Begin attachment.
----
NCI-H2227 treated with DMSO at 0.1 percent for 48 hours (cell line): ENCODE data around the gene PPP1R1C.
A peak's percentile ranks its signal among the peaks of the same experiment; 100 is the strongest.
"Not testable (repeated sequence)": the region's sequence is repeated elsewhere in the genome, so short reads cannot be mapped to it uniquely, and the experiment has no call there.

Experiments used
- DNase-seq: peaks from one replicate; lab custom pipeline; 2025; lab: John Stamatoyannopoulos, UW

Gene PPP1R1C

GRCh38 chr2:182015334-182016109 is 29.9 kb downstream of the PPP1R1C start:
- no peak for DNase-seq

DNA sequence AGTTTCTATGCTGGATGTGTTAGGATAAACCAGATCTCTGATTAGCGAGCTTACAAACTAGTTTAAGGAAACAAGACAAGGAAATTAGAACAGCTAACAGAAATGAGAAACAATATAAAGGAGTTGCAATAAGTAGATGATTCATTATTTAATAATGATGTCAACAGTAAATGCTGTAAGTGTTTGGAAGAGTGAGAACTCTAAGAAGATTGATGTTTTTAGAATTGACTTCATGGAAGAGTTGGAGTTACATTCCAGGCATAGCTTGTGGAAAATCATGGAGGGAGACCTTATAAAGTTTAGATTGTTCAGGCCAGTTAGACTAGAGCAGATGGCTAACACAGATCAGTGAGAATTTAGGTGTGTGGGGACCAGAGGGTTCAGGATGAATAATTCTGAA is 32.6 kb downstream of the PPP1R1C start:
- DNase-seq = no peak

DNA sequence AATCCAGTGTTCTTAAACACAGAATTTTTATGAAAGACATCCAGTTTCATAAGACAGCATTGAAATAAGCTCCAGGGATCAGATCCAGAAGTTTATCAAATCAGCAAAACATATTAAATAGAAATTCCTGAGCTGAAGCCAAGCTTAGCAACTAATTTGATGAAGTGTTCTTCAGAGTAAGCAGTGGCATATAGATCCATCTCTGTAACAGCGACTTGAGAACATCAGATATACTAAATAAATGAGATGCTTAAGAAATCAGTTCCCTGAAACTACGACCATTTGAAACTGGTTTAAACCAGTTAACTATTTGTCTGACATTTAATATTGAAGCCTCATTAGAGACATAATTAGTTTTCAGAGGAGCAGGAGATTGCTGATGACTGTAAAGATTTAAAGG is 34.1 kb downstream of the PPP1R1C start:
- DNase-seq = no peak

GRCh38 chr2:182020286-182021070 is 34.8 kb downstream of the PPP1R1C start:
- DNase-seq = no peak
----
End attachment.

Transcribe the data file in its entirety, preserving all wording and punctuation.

NCI-H2227 treated with DMSO at 0.1 percent for 48 hours (cell line): ENCODE data around the gene PPP1R1C.
A peak's percentile ranks its signal among the peaks of the same experiment; 100 is the strongest.
"Not testable (repeated sequence)": the region's sequence is repeated elsewhere in the genome, so short reads cannot be mapped to it uniquely, and the experiment has no call there.

Experiments used
- DNase-seq: peaks from one replicate; lab custom pipeline; 2025; lab: John Stamatoyannopoulos, UW

Gene PPP1R1C

GRCh38 chr2:182015334-182016109 is 29.9 kb downstream of the PPP1R1C start:
- no peak for DNase-seq

DNA sequence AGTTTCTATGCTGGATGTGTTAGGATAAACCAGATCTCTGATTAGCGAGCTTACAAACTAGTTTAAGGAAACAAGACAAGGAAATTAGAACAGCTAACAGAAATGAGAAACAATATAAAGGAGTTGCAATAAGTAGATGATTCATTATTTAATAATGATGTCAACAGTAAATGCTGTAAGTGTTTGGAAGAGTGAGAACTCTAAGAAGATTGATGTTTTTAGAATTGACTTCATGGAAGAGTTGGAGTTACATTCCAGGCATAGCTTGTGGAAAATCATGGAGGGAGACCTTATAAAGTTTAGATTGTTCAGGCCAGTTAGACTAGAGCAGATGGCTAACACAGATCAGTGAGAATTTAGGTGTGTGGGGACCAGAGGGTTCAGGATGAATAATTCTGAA is 32.6 kb downstream of the PPP1R1C start:
- DNase-seq = no peak

DNA sequence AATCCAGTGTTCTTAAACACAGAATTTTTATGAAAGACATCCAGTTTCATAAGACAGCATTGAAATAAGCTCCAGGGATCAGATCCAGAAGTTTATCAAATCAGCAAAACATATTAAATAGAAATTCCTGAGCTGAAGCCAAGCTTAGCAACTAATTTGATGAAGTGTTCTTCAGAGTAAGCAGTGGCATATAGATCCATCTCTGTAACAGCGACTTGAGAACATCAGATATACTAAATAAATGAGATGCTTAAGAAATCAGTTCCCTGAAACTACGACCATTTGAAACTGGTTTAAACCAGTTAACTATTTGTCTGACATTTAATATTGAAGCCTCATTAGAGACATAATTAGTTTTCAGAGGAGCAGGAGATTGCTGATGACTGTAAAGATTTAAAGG is 34.1 kb downstream of the PPP1R1C start:
- DNase-seq = no peak

GRCh38 chr2:182020286-182021070 is 34.8 kb downstream of the PPP1R1C start:
- DNase-seq = no peak